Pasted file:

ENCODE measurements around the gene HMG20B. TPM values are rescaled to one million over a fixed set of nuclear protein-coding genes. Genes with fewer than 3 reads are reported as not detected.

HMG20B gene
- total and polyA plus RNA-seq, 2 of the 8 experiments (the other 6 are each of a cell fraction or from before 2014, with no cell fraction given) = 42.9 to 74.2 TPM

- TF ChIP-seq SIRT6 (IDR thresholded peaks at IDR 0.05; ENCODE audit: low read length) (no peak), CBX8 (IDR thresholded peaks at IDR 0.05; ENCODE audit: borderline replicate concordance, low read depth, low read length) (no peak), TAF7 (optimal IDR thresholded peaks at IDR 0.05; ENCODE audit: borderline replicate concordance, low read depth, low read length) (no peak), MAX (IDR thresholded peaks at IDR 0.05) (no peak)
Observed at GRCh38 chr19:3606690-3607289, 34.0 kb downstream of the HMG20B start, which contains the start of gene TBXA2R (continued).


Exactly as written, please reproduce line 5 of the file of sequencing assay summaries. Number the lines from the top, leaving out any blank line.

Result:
Observed at GRCh38 chr19:3606690-3607289, 34.0 kb downstream of the HMG20B start, which contains the start of gene TBXA2R (continued).